Dear Barry,

When people write to you regarding negligent home inspectors, you always seem to advise against suing the inspectors. This was the case in one of your recent columns and in others I’ve read. Whenever the question involves suing an inspector, the answer always seems to be “no.” Could you please explain this? –Jock

Dear Jock,

A large number of e-mails I receive involve dissatisfaction with various home inspectors. When asked whether these inspectors should be held accountable for alleged acts of negligence, the answer is sometimes yes and sometimes no, depending upon the circumstances. If you’ve read only columns where the answer was no, you’ve gotten the wrong impression.

A common saying in the home inspection business holds that there are two kinds of home inspectors: those who have been sued and those who will be. The fact is, most home inspectors will be sued at some time in their careers. There are, however, specific circumstances that determine whether a home inspector is truly liable.

When property defects are overlooked by a home inspector, liability ensues if the defect is: (1) within the scope of the inspection; and (2) visible and accessible at the time of the inspection. For example, a leaking drain below a sink would be within the scope, and in most cases would be visible and accessible. A deteriorated roof would also be within the scope and, with rare exceptions, would also be visible and accessible. An inspector who fails to report such defects could be subject to a lawsuit. However, if the bathroom was filled with storage, barring access below the sink, or if weather conditions prevented the inspector from walking on the roof, the inspector would not be liable, if — and this is critical — the inspection report clearly stated that these areas were not inspected and that further inspection was recommended prior to close of escrow.

Conditions not within the scope of a home inspection are typically itemized in the inspector’s contract and in the report. These include portions of the property that are concealed within the construction, buried in the ground, or hidden behind personal property. Other exclusions include structural and geological engineering deficiencies, infestation by wood-destroying organisms (such as termites), low-voltage electrical systems (such as intercoms), septic systems, water wells, and more.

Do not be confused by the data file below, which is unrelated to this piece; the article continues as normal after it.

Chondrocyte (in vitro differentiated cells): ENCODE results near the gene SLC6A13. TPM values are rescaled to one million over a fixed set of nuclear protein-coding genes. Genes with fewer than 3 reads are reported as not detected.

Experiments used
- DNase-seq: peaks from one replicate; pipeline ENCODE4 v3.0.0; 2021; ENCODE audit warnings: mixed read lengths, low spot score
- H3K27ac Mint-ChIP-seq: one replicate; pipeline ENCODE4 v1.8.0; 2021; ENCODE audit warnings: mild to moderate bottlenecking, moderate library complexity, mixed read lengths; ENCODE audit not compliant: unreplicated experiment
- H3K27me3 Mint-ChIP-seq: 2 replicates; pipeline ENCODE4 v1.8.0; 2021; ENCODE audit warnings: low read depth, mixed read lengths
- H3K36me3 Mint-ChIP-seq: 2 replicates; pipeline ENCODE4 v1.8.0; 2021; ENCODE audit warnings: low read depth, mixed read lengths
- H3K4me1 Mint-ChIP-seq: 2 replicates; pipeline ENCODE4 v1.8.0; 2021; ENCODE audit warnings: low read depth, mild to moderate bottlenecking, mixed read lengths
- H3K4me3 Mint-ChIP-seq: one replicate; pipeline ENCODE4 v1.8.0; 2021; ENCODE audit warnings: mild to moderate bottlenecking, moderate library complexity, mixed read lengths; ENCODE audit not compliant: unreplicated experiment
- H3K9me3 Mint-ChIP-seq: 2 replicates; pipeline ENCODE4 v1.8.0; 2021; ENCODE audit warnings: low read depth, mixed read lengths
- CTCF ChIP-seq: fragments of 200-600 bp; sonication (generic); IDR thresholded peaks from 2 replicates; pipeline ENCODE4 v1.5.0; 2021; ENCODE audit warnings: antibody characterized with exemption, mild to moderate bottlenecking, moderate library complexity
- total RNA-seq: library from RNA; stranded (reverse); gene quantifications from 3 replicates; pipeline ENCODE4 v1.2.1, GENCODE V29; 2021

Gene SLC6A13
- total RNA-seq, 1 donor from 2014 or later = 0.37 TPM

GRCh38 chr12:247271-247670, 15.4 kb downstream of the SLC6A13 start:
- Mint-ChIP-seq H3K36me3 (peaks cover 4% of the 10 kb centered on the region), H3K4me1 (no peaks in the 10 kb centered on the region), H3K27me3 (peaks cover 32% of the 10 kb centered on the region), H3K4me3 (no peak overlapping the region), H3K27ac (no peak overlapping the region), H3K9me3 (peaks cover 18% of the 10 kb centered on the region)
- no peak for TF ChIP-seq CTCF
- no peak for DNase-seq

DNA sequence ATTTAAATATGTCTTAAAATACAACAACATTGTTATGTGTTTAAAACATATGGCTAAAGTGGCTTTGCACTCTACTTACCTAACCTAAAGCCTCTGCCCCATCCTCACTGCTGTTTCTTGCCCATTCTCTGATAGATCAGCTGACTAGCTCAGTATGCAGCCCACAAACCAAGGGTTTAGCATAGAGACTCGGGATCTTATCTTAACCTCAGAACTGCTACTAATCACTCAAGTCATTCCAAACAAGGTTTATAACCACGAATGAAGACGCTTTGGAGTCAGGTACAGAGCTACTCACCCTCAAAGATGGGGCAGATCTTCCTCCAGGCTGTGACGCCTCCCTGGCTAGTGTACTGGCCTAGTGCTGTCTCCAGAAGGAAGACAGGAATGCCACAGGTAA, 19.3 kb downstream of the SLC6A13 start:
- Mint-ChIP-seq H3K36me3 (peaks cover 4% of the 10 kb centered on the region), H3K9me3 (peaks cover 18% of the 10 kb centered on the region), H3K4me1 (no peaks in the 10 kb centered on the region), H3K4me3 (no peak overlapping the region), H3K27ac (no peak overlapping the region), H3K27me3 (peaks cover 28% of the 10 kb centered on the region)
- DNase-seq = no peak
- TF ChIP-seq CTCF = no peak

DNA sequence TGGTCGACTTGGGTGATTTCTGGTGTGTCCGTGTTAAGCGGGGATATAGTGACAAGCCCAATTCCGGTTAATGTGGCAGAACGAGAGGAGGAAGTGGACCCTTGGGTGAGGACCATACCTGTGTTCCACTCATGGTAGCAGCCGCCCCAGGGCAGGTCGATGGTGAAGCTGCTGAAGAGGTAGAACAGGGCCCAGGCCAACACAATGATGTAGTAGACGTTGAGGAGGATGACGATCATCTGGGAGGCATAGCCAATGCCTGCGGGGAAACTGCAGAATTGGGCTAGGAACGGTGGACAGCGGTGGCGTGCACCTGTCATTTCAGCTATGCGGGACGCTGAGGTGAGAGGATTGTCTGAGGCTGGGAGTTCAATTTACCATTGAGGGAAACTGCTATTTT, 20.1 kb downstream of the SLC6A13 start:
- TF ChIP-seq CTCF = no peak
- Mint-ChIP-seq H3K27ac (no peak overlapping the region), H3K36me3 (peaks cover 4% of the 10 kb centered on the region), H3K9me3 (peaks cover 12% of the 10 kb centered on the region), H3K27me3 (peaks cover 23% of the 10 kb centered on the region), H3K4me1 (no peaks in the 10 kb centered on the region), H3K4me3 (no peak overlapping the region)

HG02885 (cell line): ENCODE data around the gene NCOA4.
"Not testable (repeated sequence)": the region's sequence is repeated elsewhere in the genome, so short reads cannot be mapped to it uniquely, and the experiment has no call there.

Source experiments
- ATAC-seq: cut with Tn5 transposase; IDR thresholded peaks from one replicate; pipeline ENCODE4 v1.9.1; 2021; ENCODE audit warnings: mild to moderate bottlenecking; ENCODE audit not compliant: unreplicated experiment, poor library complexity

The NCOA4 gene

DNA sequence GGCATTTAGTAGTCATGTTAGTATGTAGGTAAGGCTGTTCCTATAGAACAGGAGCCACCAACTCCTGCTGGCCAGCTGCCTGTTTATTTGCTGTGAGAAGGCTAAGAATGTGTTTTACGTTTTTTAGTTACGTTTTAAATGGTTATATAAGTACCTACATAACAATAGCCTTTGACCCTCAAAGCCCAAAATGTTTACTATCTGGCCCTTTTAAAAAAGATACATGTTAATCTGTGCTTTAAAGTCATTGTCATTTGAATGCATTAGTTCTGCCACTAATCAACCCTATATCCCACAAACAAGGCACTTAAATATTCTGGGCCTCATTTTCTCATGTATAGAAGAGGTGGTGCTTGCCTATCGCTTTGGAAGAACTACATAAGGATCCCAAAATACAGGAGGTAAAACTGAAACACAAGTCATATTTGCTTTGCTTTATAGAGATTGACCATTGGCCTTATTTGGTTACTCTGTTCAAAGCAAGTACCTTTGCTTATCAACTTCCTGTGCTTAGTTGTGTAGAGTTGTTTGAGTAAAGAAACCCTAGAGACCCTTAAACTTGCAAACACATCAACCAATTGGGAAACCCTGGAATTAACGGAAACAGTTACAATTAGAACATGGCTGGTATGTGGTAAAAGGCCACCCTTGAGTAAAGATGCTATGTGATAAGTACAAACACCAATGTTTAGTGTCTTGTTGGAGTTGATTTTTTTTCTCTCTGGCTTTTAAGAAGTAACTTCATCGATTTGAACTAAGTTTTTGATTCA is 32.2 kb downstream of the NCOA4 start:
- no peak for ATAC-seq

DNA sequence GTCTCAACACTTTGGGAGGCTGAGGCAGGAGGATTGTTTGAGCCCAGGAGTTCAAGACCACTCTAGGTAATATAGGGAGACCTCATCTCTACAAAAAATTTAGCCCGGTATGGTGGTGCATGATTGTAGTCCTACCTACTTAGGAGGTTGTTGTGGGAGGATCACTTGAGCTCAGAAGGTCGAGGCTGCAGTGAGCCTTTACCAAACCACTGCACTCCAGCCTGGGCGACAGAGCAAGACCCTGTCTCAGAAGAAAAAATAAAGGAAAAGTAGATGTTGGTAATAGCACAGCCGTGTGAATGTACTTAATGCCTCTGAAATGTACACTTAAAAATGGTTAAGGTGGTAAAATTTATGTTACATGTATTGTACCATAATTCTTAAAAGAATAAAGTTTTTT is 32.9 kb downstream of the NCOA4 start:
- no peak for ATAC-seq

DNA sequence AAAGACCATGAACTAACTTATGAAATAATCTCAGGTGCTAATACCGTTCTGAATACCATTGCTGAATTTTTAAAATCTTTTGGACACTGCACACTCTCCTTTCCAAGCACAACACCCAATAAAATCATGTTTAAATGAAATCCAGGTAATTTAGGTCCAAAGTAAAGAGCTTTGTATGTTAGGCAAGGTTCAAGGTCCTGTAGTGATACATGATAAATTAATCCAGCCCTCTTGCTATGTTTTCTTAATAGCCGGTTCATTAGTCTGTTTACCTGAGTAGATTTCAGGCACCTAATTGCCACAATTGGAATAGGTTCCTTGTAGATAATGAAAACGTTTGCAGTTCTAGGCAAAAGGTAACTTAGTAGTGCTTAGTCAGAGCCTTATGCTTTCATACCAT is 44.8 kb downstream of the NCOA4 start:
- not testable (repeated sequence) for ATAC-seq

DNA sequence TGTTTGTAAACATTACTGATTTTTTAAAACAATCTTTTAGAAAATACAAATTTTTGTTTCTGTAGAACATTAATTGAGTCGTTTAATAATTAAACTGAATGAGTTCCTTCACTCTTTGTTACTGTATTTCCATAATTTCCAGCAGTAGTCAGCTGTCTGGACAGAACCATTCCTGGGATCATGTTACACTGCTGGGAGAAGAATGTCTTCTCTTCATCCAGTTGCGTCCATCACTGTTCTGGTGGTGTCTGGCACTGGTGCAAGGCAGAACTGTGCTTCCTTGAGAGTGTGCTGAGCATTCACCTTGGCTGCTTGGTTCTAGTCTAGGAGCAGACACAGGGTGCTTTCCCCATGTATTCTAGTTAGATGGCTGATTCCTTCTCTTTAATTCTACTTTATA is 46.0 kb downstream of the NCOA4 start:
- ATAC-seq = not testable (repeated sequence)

Home inspection contracts typically include language that limits the likelihood of being sued. These include requirements to mediate or arbitrate disputes, rather than filing suit, but these clauses are not enforceable in all states. Additionally, contracts may include specific monetary limits on liability, but these also are not enforceable in all states.

One of the ways that home buyers can undermine a good case against a home inspector is to have a defect repaired before notifying the home inspector about the problem. Inspectors should be given the opportunity to view defects and to discuss whether they are within the scope and were accessible at the time of inspection. If the inspector is liable, he should have the opportunity to repair the defect or pay for repairs. If repairs are completed before the inspector can take a second look, the validity of the claim is subject to argument and uncertainty.

If a home inspector is given fair notice of the problem but fails to respond, he should be held liable, even if that means being sued. This has been my recommendation in many past columns and will continue to be my advice to home buyers whose inspectors are professionally negligent.

To write to Barry Stone, please visit him on the Web at

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